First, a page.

Tuesday, October 8, 2013


Omnipresence:  present in all places at all times.[1]
In a recent family theological discussion, I asked the minis what “omnipresence” means.  “It means that God is here right now; and in Heaven at the same time,” replied the youngest. 
“And in China,” chimed the elder. 
“And Breckenridge,” further the younger. 
“And Alaska! And Florida!  And D.C.!  And the moon!” 
The lists of and’s grew ever longer as each tried to out-distance the other’s how-far-and-still-how-close-God-is.  For a 10 and 8 year old with concrete thinking, this understanding of omnipresence is a good base.  Yet as I assume you, reader, are no longer a child and therefore capable of reasoning above that of a concrete level, I will ask you to be mindful of the following before we delve into heavy thinking about what omnipresence means:
1.        All of God’s attributes are expressed in relationship synergetically.  No one is more important than another.  They cannot contradict each other; they are expressed equally in perfect harmony.  Thus, as we consider one attribute, we must also be mindful of God’s other attributes and how the one we are examining fits with the ones we are not.
2.        God is not a material being.  He existed, eternally, before matter was created.  He existed, eternally, before time was created.  He existed, eternally, before space was created.  Therefore, God exists outside the bounds of time, space, and matter.[2]  
3.        Many of God’s attributes find no mirror expression in humanity as we are material beings who are bound to the laws of matter, space, and time.  God’s omnipresence is an attribute that has no similar expression in human being, thus we cannot utilize our existence to comprehend certain attributes, of which omnipresence is one.        
Returning to omnipresence: it is oft understood as my children stated, “God is everywhere all the time.”  However, while this limited definition aligns with God’s attribute of omnipotence (He is all-powerful), it becomes problematic when held in conjunction with God’s holiness.  For if God is literally in all places at all times, He is then necessarily present in places of unrighteousness, such as a sinner’s heart, or even hell.  Yet, according to Scripture, these are places where God is not.  People who do not believe in and subsequently follow Jesus Christ as Savior will experience an eternity apart from the presence of God, after they die.  The apart-ness of Hell, juxtaposed against the presence of God in the New Heaven and New Earth described in Revelation, implies that God will not be in Hell.  Thus, God is not materially everywhere at all times. 
However, this does not mean that He does not have the power and sovereignty to be in all places at all times.  To ascertain the truth of this attribute, the most common scriptural evidence is found in Psalm 139:7-15, in which the Psalmist writes:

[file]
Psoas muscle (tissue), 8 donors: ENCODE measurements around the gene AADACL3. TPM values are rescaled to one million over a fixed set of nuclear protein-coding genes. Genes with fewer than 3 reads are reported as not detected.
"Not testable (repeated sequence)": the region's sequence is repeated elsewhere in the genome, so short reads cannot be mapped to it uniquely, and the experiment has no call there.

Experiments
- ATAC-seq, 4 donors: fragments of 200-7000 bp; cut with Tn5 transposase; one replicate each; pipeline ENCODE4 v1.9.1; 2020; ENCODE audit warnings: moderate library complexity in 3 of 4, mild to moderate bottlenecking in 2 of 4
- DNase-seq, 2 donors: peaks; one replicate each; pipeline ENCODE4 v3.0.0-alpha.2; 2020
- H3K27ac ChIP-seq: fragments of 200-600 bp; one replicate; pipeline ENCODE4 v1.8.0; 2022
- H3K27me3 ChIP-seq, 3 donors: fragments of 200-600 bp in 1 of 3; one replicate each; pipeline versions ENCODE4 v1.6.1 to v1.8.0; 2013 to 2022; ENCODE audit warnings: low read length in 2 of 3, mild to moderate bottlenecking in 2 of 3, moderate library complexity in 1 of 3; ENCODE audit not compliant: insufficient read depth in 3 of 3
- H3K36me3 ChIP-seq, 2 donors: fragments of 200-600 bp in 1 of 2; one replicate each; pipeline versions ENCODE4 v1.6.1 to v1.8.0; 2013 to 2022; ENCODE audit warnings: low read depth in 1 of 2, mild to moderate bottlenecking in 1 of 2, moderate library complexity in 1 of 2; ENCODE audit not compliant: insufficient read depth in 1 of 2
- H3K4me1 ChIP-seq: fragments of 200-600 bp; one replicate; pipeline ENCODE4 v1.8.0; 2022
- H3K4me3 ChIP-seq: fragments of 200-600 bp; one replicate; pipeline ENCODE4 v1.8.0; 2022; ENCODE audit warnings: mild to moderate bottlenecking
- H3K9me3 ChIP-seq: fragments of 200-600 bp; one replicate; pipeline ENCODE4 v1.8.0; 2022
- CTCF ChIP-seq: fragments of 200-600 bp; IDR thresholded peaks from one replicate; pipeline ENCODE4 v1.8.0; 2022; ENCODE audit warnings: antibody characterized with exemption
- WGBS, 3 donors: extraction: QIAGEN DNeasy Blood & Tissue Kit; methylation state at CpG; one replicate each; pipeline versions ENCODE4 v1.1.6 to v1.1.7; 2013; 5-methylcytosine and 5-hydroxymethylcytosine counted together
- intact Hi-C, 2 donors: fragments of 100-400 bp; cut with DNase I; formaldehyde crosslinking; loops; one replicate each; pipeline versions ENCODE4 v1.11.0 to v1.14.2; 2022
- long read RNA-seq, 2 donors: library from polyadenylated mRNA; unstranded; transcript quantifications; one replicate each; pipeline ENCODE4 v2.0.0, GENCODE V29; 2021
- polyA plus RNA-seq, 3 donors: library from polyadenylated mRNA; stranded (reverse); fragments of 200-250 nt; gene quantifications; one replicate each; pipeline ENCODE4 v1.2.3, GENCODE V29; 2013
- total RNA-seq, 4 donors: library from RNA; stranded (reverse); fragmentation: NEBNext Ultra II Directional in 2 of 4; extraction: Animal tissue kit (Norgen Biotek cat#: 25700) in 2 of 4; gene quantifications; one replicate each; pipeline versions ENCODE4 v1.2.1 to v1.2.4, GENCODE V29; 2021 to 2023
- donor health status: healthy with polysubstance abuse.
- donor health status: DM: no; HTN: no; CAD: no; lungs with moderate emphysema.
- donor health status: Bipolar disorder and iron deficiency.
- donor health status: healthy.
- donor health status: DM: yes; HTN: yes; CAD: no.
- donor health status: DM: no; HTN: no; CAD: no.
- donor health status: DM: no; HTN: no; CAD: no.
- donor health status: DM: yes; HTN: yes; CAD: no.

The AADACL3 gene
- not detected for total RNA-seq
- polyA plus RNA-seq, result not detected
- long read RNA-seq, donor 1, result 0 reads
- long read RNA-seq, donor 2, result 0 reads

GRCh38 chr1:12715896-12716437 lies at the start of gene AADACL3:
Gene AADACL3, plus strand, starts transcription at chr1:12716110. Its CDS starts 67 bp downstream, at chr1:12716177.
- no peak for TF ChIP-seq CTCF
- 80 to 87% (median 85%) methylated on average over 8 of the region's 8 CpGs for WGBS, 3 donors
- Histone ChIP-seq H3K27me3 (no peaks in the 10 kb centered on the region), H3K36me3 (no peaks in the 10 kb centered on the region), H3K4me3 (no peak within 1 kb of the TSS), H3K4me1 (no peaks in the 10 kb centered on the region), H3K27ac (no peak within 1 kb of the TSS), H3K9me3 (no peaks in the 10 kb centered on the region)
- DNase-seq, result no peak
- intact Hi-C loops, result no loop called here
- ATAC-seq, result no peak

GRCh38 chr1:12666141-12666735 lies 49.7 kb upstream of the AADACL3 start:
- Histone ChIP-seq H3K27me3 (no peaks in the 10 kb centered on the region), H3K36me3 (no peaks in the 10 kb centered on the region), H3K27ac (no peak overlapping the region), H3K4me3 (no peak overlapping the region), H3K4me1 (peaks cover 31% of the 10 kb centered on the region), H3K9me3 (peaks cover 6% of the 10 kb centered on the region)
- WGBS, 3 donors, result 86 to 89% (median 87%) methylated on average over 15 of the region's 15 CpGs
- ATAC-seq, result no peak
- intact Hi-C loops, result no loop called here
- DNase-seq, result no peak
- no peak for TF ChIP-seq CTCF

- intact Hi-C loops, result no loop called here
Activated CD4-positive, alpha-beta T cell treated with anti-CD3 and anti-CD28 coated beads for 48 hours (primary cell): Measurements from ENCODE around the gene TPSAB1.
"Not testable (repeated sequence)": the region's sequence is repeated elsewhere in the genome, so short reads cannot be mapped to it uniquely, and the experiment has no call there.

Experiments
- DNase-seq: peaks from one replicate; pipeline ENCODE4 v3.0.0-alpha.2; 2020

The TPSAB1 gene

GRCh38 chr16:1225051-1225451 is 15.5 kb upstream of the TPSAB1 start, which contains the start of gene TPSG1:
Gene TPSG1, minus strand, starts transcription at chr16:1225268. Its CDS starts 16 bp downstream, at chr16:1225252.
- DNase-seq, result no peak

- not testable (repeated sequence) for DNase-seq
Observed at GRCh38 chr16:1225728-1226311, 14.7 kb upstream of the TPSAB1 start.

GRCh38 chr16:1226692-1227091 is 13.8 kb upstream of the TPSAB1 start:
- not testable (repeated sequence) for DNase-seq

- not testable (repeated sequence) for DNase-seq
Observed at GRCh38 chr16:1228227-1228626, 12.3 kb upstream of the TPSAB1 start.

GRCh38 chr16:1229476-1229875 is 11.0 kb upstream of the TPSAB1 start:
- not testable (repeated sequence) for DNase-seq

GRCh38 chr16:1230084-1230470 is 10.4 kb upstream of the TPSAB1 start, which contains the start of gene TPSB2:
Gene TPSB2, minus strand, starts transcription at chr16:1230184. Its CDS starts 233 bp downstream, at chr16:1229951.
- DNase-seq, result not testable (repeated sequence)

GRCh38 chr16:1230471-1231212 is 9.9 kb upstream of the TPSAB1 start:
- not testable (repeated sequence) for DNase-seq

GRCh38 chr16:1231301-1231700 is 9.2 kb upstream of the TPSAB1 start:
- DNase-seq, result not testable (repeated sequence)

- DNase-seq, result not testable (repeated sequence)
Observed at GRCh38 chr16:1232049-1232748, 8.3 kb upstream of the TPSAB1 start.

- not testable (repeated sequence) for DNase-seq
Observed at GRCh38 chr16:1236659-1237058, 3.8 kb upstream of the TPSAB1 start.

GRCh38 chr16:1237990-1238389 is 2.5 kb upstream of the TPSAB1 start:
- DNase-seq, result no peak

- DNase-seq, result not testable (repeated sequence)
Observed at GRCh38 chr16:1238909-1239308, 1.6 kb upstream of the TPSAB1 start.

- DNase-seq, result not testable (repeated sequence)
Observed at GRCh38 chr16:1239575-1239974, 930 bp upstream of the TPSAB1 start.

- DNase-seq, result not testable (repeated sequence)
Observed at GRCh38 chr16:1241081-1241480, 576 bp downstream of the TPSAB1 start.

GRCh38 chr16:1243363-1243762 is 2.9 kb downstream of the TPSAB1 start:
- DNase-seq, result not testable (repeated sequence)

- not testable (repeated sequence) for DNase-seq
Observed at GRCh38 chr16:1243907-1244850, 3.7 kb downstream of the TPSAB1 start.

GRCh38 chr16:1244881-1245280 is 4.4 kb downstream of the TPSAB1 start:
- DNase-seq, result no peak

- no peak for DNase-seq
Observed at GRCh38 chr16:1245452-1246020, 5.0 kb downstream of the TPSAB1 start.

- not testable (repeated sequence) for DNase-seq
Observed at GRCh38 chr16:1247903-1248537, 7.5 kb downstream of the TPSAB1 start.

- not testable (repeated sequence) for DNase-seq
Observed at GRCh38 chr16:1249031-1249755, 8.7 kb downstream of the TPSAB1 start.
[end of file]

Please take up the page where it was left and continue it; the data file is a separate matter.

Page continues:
Where can I go from your Spirit?
    Where can I flee from your presence?
If I go up to the heavens, you are there;
    if I make my bed in the depths, you are there.
If I rise on the wings of the dawn,
    if I settle on the far side of the sea,
even there your hand will guide me,
    your right hand will hold me fast.
If I say, “Surely the darkness will hide me
    and the light become night around me,”
even the darkness will not be dark to you;
    the night will shine like the day,
    for darkness is as light to you.
For you created my inmost being;
    you knit me together in my mother’s womb.
I praise you because I am fearfully and wonderfully made;
    your works are wonderful,
    I know that full well.
My frame was not hidden from you
    when I was made in the secret place,
    when I was woven together in the depths of the earth.

Scholars recognize that this psalm utilizes the juxtaposition of dual images such as darkness and light, and heights and depths, to illustrate the point that nothing occurs outside of God’s sovereignty.  Because these polarized extremes in Jewish literature were used to symbolize totality, the imagery in Psalm 139 does not imply that God is physically everywhere at all times, rather that God’s omnipotence {all-powerfull-ness} is available and able to be exercised in all places at all times.  
Ray Dunning, in Grace, Faith, and Holiness, states that verses 7 through 15 of Psalm 139 are an allegorical image of God’s sovereignty and divine love.  Thus, the Psalmist “was making a religious assertion of the inescapable presence of God, not proposing some ontological theory {a theory relating to God’s being or existence}.”[3]  Dunning suggests that the main idea in these verses “is not a question of whether God fills every space,” rather, “it means that there is no place closed to the sovereign power of God as holy love.”[4]  In other words, God is sovereign everywhere.  Scholars like Dunning do not consider the attribute of omnipresence to be an existential description of God’s place in space or time; instead, to these theologians, God’s omnipresence means that His sovereignty and love can be actualized in any place at any time, because He is all-powerful.